Center Bob Carpenter's 360-game iron-man streak will end Saturday night when the Washington Capitals play the Minnesota North Stars for the first time this season.

A debilitating case of flu will force Carpenter to miss a game for the first time in his NHL career. He reported today that he was so sick he had no energy, and he was sent home from Philadelphia before the Capitals flew west.

This was just one more discouraging event for Carpenter, who has struggled with a mere 10 goals and 14 assists this season. He had played in pain much of the time, suffering inflamed tissue in his back, a bruised hand that made it difficult for him to hold a stick, a pinched nerve in his neck and a bruised ankle.

Center Alan Haworth, who missed Thursday's 4-0 loss in Philadelphia because of the aftereffects of Saturday's concussion, is expected to return to action tonight.

It was impossible to demote every player who performed poorly against the Flyers, but General Manager David Poile did make one move today. He sent right wing Ed Kastelic to Binghamton and recalled left wing Gary Sampson.

Kastelic had played 15 games without scoring a point and had 73 minutes in penalties.

Sampson had one goal and four assists in 17 games with Washington before he was assigned to Binghamton Dec. 5.

Today, following a practice session at the Coliseum in Voorhees, N.J., and during the flight here from Philadelphia, the Capitals had ample opportunity to reflect on Thursday's loss, in which they were totally outplayed by the Flyers. The consensus was that they had better rebound in a hurry against the North Stars.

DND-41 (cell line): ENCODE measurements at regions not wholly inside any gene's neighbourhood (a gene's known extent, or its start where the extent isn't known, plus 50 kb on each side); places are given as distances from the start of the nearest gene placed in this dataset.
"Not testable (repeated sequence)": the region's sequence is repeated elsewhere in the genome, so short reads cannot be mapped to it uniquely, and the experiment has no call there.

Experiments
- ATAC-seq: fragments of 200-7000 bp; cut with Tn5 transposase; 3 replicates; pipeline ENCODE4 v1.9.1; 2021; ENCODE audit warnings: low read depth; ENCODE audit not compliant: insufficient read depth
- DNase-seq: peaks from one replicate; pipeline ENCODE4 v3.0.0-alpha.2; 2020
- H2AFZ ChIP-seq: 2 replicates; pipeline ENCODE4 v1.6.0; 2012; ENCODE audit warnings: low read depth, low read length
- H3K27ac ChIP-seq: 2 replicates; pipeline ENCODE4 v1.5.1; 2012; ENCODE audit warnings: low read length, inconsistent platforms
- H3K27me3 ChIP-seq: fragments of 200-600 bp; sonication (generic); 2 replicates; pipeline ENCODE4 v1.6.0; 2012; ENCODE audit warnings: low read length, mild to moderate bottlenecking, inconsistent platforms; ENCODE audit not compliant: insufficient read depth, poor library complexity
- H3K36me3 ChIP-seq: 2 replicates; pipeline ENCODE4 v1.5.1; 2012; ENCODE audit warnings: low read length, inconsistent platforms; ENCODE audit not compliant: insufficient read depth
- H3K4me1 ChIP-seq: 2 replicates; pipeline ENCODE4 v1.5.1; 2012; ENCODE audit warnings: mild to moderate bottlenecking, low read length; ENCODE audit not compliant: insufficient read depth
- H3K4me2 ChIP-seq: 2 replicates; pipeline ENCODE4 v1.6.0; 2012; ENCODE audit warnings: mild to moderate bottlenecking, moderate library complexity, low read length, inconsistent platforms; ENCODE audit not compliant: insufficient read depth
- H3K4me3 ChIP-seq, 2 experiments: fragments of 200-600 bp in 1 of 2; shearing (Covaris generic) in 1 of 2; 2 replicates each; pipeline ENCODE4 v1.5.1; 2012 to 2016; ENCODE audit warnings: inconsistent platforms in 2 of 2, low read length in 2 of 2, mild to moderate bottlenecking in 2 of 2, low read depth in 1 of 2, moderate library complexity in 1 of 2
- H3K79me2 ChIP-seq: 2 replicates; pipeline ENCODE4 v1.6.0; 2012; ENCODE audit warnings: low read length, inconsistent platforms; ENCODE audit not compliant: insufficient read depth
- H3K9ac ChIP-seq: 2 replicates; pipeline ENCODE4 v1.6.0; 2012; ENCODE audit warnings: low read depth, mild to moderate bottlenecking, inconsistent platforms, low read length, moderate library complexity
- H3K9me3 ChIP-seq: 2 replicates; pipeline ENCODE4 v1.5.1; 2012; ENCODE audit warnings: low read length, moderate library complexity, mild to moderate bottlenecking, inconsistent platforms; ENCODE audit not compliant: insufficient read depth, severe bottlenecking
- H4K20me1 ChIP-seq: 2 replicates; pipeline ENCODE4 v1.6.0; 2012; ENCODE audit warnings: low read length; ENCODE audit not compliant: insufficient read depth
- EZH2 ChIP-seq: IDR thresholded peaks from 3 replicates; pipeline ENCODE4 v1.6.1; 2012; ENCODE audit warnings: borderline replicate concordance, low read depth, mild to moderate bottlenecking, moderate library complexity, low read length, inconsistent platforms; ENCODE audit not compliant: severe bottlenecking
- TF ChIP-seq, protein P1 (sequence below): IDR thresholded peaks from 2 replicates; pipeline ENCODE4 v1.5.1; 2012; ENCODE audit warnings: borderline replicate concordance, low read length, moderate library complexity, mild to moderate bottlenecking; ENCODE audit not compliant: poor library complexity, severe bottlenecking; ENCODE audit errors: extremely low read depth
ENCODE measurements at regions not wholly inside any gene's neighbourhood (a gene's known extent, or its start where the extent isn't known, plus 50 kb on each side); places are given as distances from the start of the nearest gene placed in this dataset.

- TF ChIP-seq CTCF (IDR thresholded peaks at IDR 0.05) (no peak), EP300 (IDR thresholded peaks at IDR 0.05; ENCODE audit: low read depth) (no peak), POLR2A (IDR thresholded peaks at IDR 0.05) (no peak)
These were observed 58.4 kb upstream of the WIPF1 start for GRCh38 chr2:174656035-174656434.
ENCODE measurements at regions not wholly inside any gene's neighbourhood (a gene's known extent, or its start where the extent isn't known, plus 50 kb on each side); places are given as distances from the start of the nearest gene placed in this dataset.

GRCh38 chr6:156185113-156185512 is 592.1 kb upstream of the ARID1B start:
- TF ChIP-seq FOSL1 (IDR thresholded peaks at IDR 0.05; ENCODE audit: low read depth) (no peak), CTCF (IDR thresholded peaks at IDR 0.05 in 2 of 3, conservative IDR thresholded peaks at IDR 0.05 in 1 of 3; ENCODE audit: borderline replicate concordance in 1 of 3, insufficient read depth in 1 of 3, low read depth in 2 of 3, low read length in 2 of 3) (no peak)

Last season, when the Flyers won their 30th game on Feb. 9 at Capital Centre, beating Washington, 5-4, in the last two seconds, it marked the beginning of the end of the Capitals' dreams of a first-place finish in the Patrick Division.

The inspired Flyers lost only four games the rest of the season as they wound up first overall and eventually reached the Stanley Cup final.

The stunned Capitals, 11 points ahead entering that fateful contest, dropped their next game in Winnipeg and never recovered, stumbling home in second place and disappearing in the first round of the playoffs.

Thursday night, the Flyers again reached the 30-victory plateau at Washington's expense. Hitting the milestone a month earlier this time, the Flyers were so dominant that there is some question whether the Capitals can mount another challenge for the lead.

An answer of sorts will come Saturday night, when the Capitals face an improving Minnesota team that has won six of eight.

If Washington fails to bounce back and repeats its Winnipeg reprise of last season, it could be a long, disappointing winter.

There was talk of forgetting Thursday's loss, but team captain Rod Langway would have none of it. Although the Capitals have been winning regularly, most of the victories have been unconvincing and Langway thinks this is the time to straighten out a few things.

Accordingly, he had more than a few words to say to his teammates today.

"From the team part of it, sometimes on a loss, you have to dwell on it," Langway said. "We have to say some things and put things on the table, get things straight.

"It wasn't us on the ice. It wasn't a Washington Capitals game. We keep trying to make great plays instead of moving the puck easily and it was just a matter of time until we got burnt."

Mike Gartner felt the Capitals had been overly concerned with the Flyers and had gotten away from their usual game. He noted the importance of getting back to basics Saturday.

"We played tentatively and we didn't play our game," Gartner said. "We showed Philadelphia far too much respect. We have to start having more respect for ourselves.

"It's important to get back from any loss and one of our goals is not to lose two in a row. It's happened twice and that's enough."

Coach Bryan Murray remained optimistic, although obviously distressed by the loss.

"We've got to play well again and I'm sure we will," Murray said. "I thought a lot of younger guys played nervous and I was disappointed with some of the veterans, too, but I know they'll bounce back."